Meanwhile, Houston did some growing this past decade as well.

Houston’s population grew nearly 10 percent in the last decade, fueled by large gains in the number of Latino and Asian residents that will shape the political future of Texas for years to come.

With 2,304,580 residents as of April 1, 2020, Houston remains the fourth-largest city, still lagging behind Chicago’s 2,746,388, according to 2020 census data released Thursday after a grueling, unprecedented effort to collect comprehensive data on the nation’s population in the midst of a global pandemic.

Houston’s 9.8 percent growth rate from 2,099,451 residents in 2010, however, was only second only to Phoenix’s 11.2 percent among the top 10 largest cities in the U.S. The Bayou City was also second in terms of raw population growth, adding 205,129 residents in the last decade. Only New York City ranked higher, adding 629,057 people.

One of the only areas in the region that shrank was the white population. Notably, Houston’s white population fell about 30 percent in the last decade, from 1,060,492 people in 2010 to 739,873 in 2020. The decline was smaller —5 percent — in Harris County as a whole.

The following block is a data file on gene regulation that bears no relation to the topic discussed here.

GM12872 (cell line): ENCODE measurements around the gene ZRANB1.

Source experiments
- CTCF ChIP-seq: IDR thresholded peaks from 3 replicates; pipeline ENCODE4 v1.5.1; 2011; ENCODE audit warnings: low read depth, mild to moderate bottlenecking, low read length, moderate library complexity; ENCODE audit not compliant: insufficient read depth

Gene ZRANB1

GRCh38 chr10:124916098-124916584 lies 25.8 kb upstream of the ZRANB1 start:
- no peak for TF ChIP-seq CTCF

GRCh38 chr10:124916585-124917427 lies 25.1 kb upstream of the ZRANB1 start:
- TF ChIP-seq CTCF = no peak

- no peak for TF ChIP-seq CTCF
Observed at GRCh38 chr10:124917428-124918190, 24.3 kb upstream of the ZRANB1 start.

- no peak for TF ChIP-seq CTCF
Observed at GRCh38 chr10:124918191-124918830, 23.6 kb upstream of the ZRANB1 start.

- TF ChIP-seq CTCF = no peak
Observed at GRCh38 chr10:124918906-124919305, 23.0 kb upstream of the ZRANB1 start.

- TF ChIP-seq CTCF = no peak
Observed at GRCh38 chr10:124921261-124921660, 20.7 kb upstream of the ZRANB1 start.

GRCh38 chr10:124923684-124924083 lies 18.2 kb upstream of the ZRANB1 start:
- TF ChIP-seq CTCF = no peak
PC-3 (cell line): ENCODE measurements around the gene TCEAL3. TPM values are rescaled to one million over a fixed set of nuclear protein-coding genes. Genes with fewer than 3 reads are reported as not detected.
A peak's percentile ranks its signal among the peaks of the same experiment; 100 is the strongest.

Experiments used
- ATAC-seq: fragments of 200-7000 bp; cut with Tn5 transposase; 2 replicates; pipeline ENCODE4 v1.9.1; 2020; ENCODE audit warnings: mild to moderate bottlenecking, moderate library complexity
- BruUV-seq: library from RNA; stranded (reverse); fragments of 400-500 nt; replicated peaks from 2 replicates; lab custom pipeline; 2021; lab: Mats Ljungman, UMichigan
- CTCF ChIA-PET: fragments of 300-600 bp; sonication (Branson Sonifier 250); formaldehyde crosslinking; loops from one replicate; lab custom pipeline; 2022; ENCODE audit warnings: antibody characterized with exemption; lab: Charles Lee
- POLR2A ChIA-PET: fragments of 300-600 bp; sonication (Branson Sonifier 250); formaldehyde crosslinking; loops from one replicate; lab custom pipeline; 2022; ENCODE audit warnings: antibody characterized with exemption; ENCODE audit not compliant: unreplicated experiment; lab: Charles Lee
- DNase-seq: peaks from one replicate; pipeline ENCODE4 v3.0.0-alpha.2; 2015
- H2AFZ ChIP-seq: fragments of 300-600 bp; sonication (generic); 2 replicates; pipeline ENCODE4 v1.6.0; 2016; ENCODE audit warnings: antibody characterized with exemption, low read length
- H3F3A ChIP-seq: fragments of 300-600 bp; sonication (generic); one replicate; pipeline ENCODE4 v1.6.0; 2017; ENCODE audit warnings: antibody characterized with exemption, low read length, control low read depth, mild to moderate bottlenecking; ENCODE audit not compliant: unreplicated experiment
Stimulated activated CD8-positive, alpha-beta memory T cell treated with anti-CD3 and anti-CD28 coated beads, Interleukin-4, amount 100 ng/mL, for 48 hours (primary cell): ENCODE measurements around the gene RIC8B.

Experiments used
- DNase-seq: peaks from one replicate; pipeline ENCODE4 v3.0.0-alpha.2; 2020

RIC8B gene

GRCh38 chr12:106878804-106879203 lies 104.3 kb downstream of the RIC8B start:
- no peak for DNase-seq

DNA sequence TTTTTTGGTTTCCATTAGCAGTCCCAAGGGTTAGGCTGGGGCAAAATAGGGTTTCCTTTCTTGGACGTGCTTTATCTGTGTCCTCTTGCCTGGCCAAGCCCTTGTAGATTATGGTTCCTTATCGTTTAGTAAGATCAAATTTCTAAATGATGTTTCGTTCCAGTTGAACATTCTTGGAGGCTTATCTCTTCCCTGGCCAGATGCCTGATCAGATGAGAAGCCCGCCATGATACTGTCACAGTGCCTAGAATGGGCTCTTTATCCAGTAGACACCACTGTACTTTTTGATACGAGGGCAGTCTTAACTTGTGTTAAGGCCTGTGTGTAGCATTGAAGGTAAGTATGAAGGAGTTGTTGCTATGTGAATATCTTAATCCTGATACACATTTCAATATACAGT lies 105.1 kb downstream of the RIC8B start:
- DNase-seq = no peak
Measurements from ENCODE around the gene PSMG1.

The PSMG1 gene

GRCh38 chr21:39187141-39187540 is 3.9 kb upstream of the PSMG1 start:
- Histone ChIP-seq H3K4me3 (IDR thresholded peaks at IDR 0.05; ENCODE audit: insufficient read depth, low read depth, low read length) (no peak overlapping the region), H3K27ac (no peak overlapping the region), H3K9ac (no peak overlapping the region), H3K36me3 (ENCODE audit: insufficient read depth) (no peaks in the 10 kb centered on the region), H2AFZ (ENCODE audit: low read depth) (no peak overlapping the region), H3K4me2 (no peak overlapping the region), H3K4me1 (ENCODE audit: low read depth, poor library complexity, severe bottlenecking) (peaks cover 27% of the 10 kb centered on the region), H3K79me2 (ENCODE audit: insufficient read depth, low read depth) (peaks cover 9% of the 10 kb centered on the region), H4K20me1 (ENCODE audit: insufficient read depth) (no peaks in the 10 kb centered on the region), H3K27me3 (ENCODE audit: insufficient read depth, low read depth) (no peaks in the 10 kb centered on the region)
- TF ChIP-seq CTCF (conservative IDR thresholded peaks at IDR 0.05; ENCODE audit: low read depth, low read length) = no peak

“There’s a net out-migration of non-Hispanic whites from urban cores like Houston and Dallas and moving out into suburban rings, and at the same time you have this international migration occurring, and a lot of that is going to be people who are Hispanic and also Asian,” Texas Demographer Lloyd Potter said.

The story didn’t cite numbers for Harris County, but the map in that Trib piece tells me that it increased by 15.6%, from just under 4.1 million to over 4.7 million. Among other things, we will see if Harris County gets its 25th legislative seat back. We will have some answers soon: